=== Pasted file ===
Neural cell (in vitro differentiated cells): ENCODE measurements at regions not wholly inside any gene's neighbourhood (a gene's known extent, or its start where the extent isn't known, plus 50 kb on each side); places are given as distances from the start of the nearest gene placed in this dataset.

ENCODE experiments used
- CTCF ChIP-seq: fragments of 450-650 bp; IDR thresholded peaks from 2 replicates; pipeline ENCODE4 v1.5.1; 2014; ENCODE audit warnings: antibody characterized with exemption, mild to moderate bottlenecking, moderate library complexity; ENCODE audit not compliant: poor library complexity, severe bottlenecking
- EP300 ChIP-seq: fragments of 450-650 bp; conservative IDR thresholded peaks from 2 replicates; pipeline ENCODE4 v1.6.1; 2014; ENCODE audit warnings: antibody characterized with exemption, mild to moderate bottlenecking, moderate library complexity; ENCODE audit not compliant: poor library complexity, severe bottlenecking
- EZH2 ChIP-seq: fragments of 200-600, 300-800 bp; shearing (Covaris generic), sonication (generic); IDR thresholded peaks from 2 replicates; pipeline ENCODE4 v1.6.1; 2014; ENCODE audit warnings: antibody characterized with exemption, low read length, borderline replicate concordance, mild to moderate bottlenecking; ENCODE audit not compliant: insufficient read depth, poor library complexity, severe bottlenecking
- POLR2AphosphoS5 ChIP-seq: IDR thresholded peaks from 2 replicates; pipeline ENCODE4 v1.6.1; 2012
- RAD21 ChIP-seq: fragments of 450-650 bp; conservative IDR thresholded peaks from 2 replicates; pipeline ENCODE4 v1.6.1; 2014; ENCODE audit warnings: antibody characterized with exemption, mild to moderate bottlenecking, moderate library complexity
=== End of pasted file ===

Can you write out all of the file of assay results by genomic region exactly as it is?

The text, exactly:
Neural cell (in vitro differentiated cells): ENCODE measurements at regions not wholly inside any gene's neighbourhood (a gene's known extent, or its start where the extent isn't known, plus 50 kb on each side); places are given as distances from the start of the nearest gene placed in this dataset.

ENCODE experiments used
- CTCF ChIP-seq: fragments of 450-650 bp; IDR thresholded peaks from 2 replicates; pipeline ENCODE4 v1.5.1; 2014; ENCODE audit warnings: antibody characterized with exemption, mild to moderate bottlenecking, moderate library complexity; ENCODE audit not compliant: poor library complexity, severe bottlenecking
- EP300 ChIP-seq: fragments of 450-650 bp; conservative IDR thresholded peaks from 2 replicates; pipeline ENCODE4 v1.6.1; 2014; ENCODE audit warnings: antibody characterized with exemption, mild to moderate bottlenecking, moderate library complexity; ENCODE audit not compliant: poor library complexity, severe bottlenecking
- EZH2 ChIP-seq: fragments of 200-600, 300-800 bp; shearing (Covaris generic), sonication (generic); IDR thresholded peaks from 2 replicates; pipeline ENCODE4 v1.6.1; 2014; ENCODE audit warnings: antibody characterized with exemption, low read length, borderline replicate concordance, mild to moderate bottlenecking; ENCODE audit not compliant: insufficient read depth, poor library complexity, severe bottlenecking
- POLR2AphosphoS5 ChIP-seq: IDR thresholded peaks from 2 replicates; pipeline ENCODE4 v1.6.1; 2012
- RAD21 ChIP-seq: fragments of 450-650 bp; conservative IDR thresholded peaks from 2 replicates; pipeline ENCODE4 v1.6.1; 2014; ENCODE audit warnings: antibody characterized with exemption, mild to moderate bottlenecking, moderate library complexity